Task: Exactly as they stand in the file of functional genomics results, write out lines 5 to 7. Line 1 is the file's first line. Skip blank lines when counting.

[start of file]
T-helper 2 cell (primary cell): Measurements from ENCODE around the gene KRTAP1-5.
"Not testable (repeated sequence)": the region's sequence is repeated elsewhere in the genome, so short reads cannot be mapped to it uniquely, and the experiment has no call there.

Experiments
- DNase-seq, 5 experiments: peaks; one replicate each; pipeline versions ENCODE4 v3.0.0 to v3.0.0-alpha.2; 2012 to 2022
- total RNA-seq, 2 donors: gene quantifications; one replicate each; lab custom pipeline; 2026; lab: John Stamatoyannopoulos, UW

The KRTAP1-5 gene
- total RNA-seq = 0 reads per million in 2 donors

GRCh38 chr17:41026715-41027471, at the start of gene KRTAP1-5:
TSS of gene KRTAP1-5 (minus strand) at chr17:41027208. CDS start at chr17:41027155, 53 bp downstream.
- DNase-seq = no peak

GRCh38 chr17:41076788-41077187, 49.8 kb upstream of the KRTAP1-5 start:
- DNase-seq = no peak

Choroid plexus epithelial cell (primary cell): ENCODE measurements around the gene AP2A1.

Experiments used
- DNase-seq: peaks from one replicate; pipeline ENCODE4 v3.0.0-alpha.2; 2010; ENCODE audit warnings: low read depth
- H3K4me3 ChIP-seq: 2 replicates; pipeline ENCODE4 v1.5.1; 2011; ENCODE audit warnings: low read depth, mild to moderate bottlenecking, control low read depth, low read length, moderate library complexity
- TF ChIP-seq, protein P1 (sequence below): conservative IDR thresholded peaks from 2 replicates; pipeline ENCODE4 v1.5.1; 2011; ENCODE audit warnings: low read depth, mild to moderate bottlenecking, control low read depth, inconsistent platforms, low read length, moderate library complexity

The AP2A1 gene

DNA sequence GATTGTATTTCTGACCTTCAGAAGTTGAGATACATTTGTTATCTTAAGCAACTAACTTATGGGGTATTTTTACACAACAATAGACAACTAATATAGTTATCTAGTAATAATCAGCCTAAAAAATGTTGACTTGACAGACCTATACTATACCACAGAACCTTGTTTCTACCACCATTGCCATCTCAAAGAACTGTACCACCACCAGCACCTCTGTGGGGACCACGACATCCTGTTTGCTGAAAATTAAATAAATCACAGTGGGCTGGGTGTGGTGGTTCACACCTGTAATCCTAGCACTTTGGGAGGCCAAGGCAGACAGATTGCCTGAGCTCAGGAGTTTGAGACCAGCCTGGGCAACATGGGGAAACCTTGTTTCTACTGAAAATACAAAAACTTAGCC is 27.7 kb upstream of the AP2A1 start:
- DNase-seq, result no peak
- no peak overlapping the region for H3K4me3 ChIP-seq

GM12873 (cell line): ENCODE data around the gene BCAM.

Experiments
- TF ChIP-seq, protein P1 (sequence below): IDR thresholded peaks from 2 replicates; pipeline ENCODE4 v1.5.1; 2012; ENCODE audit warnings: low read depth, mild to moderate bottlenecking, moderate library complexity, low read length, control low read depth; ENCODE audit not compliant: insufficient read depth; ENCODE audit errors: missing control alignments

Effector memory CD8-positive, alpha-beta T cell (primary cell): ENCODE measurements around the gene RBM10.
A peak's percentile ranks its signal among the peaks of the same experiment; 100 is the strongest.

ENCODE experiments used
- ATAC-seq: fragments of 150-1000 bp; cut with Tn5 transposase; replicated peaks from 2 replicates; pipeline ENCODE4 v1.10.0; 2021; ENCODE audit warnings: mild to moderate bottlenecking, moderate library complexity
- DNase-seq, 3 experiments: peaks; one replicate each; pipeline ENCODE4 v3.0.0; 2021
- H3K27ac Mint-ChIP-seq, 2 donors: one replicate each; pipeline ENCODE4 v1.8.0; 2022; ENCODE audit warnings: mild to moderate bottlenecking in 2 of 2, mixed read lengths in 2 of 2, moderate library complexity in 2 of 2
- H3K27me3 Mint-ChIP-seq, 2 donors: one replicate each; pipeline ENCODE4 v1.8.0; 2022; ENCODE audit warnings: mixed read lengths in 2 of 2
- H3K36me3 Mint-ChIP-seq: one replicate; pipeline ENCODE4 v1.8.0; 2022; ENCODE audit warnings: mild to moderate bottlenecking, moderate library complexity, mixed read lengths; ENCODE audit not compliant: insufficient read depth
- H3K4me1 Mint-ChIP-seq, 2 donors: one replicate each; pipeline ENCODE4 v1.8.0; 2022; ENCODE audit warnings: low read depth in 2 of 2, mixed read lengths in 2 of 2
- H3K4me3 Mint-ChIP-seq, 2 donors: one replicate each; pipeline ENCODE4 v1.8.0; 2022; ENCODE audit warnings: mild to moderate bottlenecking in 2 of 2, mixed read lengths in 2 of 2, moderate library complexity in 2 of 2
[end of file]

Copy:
- total RNA-seq, 2 donors: gene quantifications; one replicate each; lab custom pipeline; 2026; lab: John Stamatoyannopoulos, UW

The KRTAP1-5 gene
- total RNA-seq = 0 reads per million in 2 donors